Thursday, August 19, 2010

Moving Fixed Stars

I had a question recently about trying to get the exact position of a fixed star for an election. This question comes up because the fixed stars are only fixed by comparison to the planets, from the Greek planetos or wanderer, who are bopping all over the place. The fixed stars do slowly move.

Firstly, some astronomy! The planets all orbit fairly close to the plane of the ecliptic, the path of the Sun, but the fixed stars are spread out all over the 3-D sphere of the Heavens. This means that their positions are distorted significantly when they are mapped onto the ecliptic from 3-D to the 2-D of the chart.

Saying this I can feel the modern reaction rising instantly, "ah, we must follow like robots the 'actual' material position of the stars". Not so fast! Now some philosophy. There are ways to use the heliacal rising and setting of fixed stars, Google this for more info, but our system of astrology doesn't use this, any more than Bach needed to use Indian raga quartertones to play incredibly beautiful music or I need German umlauts to write in English. Mapping the fixed stars onto the ecliptic gives us a whole set of "sensitive" points, a way of timing when the spirits of the fixed stars can be contacted, various sets of fixed star cycles in which the physical location of the stars imperfectly reflects more perfect underlying spiritual cycles, archetypes and Platonic forms.

Ok, now some practical considerations. The key here is "imperfectly". So analogous to the way matter imperfectly reflects the Platonic forms, so the ecliptic mapping of the fixed stars distorts their positions somewhat. Then we need to consider that precession, nutation, aberration, parallax and proper motion [google them for more info!] all cause individual differences such that we need to individually determine the Zodiacal location of stars, we can't simply apply a single formula to exactly adjust the current location for every star.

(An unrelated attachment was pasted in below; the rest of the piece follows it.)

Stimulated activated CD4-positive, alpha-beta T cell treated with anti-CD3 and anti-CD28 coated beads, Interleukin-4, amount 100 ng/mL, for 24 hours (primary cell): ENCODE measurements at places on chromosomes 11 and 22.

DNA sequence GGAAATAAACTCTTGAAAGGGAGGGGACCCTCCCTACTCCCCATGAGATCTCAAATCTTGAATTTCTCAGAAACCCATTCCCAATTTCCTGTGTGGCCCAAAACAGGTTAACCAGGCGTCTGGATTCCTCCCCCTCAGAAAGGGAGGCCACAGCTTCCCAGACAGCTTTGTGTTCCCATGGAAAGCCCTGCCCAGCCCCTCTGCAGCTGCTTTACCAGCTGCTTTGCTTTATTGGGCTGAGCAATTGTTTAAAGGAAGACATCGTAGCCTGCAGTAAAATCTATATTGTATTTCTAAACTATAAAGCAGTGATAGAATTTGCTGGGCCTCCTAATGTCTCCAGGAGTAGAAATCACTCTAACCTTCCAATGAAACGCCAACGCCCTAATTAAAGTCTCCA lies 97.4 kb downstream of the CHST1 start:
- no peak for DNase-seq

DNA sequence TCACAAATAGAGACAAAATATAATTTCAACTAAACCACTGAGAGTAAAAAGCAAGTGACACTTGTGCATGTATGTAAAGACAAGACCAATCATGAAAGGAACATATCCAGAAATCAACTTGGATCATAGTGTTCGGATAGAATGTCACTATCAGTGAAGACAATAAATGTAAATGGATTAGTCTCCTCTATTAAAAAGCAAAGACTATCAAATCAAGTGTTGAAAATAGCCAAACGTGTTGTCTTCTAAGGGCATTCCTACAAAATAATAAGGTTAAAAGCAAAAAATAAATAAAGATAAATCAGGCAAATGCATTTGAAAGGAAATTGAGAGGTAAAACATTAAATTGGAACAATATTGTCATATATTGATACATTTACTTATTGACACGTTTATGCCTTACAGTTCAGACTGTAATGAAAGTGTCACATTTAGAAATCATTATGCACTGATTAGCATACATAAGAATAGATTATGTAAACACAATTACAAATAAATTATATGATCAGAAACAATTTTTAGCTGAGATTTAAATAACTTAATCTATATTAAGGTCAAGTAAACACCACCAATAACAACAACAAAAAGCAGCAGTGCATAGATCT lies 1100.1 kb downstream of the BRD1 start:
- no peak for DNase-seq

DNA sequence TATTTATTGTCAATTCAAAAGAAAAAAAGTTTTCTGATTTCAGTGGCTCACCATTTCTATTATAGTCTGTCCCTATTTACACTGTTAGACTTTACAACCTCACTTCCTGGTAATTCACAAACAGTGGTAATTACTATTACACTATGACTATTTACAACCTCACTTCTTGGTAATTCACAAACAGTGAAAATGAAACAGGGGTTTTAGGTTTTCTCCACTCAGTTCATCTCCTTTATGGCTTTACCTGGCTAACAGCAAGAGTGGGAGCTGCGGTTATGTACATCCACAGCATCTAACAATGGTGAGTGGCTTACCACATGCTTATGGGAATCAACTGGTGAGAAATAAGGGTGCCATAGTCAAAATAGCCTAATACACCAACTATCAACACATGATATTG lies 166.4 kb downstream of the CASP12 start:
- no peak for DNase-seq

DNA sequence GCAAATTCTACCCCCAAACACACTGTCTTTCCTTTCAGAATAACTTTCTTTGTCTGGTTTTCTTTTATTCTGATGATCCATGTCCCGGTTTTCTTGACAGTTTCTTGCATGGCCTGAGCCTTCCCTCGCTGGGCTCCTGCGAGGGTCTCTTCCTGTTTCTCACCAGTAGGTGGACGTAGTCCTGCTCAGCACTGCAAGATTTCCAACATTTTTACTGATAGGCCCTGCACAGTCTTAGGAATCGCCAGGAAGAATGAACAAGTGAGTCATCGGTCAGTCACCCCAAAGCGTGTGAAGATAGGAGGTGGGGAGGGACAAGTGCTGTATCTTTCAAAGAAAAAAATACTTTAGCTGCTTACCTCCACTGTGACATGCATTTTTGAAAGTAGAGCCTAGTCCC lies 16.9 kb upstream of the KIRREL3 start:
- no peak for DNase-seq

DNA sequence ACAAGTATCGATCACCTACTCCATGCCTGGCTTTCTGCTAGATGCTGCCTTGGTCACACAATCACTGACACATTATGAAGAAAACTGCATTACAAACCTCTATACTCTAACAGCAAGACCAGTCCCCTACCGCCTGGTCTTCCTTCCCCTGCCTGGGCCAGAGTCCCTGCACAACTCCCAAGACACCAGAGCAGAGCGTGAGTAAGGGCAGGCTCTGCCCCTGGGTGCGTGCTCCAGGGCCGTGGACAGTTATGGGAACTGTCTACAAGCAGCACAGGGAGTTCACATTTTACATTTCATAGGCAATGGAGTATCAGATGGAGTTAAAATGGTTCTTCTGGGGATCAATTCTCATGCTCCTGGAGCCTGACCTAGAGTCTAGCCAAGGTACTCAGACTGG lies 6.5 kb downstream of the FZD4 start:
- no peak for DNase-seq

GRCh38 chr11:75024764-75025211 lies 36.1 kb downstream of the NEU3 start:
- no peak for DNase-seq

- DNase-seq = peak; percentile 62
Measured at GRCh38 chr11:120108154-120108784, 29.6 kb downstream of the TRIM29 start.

Finally, and I have been mentioning this a bit recently, when we do astrological talisman elections we do a time range, not an exact time, because we can't make a talisman instantly! For fixed stars I tend to use the rough rule of thumb of 3 degrees before and 3 degrees after their conjunction with the Ascendant or Midheaven. The influence begins to build and build as the fixed star moves toward the Ascendant or Midheaven, climaxes, then slowly fades out. It is actually likely more effective to consecrate longer and take advantage of the total range and total energy put out during the range. Anyhow it is not as if we had any choice, until we can work in the twinkling of an eye!

Bottom line is that like being unable to determine exactly when Sunrise happens, there is a point beyond which our attempts to be precise in terms of the exact degree, minute and second Zodiacal longitude of fixed stars simply is not effective. By using the time range, we can be sure that we can covered the most powerful time, even if we can't precisely determine what that is.

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